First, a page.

Tuesday, July 22, 2008

Shown, Not Told


Revealing character. The two major ways we do it is through dialogue, and through action. Or sometimes both: There are million discussions to be had about THE DARK KNIGHT, but one of my favorite moments was the second time The Joker told the story of how he got his scars. And it was a different story than the first...so in that one moment you realize that not only is the Joker lying, but that he lied the first time too. Suddenly you can't really trust anything that comes out of his mouth. And it's been shown to us, rather than told.

For the record, there may be an inflated amount of hype about Heath Ledger, but I still thought his performance was spectacular.

For an entirely different record, a coworker of mine has taken to grabbing his crotch a la Michael Jackson and yelling, "BLOG THIS!"

I guess that's dialogue and action too?

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4 comments:

Danny said...

That really was cool.

Screenwriter Shep said...

The Joker had one of the best entrances of any character in a movie. Ever.

First impressions count, if you get them right, the rest of the work is A LOT easier.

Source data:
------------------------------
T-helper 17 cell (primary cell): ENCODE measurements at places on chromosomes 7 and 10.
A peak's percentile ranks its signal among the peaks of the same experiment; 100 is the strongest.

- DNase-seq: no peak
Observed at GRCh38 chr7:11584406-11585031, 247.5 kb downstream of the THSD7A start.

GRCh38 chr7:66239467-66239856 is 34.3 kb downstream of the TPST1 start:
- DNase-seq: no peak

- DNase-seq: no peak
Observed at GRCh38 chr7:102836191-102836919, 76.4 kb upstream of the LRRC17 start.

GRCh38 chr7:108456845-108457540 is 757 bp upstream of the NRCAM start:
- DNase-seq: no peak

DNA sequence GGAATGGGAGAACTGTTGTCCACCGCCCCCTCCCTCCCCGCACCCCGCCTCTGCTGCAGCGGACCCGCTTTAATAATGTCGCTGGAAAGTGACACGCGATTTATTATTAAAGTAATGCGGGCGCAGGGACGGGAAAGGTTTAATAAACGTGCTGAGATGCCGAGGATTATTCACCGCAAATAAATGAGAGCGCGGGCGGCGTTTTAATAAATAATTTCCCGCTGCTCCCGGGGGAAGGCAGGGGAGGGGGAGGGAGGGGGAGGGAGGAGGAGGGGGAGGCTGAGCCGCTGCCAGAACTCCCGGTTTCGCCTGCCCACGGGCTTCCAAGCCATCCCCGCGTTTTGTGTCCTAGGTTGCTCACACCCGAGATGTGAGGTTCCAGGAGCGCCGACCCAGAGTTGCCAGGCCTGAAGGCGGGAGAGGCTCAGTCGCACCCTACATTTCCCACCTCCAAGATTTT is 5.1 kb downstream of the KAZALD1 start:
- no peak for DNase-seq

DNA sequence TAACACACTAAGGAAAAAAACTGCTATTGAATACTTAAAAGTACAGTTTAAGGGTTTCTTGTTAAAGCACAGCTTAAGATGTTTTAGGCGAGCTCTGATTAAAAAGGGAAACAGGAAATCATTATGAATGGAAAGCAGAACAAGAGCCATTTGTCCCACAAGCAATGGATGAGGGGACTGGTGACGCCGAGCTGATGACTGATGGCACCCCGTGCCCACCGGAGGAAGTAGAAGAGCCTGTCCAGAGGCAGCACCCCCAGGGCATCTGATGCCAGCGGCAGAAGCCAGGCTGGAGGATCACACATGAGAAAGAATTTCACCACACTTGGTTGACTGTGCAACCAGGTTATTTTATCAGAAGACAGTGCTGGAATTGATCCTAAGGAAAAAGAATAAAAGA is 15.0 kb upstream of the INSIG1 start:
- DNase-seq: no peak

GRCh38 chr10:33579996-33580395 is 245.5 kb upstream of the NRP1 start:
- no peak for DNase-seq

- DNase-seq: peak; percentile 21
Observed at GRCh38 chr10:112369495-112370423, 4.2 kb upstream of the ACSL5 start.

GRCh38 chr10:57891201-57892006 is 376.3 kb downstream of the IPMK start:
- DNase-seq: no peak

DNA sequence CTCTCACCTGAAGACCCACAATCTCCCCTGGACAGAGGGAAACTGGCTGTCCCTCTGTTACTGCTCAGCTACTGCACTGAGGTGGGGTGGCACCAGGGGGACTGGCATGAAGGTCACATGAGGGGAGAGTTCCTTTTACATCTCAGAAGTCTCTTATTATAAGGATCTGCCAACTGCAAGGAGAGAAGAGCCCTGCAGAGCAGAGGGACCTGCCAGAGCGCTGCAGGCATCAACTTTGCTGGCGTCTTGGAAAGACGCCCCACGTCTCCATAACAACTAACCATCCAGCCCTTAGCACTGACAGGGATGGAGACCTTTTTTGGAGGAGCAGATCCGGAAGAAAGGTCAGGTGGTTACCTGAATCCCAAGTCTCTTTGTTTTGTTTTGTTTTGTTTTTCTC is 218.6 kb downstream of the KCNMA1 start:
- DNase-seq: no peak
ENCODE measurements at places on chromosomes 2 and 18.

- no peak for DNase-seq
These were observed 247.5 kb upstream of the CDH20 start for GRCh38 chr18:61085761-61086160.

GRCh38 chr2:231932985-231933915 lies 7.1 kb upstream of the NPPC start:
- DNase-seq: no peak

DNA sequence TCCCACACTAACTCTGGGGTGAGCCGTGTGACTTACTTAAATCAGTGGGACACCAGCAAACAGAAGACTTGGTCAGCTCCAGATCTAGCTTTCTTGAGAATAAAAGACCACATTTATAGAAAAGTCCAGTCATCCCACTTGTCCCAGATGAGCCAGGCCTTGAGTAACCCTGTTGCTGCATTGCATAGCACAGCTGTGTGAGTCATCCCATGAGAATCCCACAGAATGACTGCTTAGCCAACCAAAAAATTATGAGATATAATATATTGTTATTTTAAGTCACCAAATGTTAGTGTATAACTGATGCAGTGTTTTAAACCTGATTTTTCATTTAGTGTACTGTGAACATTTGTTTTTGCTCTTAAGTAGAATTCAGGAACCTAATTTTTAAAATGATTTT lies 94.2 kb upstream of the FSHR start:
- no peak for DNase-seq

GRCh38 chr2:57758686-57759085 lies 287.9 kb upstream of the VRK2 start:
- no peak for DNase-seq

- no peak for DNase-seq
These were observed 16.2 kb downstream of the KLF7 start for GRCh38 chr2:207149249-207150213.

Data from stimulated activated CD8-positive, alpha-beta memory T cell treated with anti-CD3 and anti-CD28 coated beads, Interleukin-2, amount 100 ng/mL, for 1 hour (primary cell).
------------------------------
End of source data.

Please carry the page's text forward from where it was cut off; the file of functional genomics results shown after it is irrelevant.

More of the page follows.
Numb Frog said...

I agree... but we should point out that its the 2nd film in this series of one of the most iconic superhero stories of our time... so everyone knows who THE JOKER is at least somewhat.

Would it have worked as well if the audience didn't bring a lot to the table? I think it would have, but still have to consider the context. Hollywood vs your spec.

But as a huge HALLOWEEN fan (1978 of course) -- what makes it work is that he's just evil with no reason. Evil doesn't need a backstory to work.

Some Audio Guy said...

Numb Frog has a point, but the Joker has been in media for decades longer than Jack's performance in the first Batman.

I thought this was a nearly perfect comic book/action film. We didn't get bogged in back story (like every other superhero film NEEDS to re-explain the origins), and I knew the film was going to brutal after the pencil disappeared...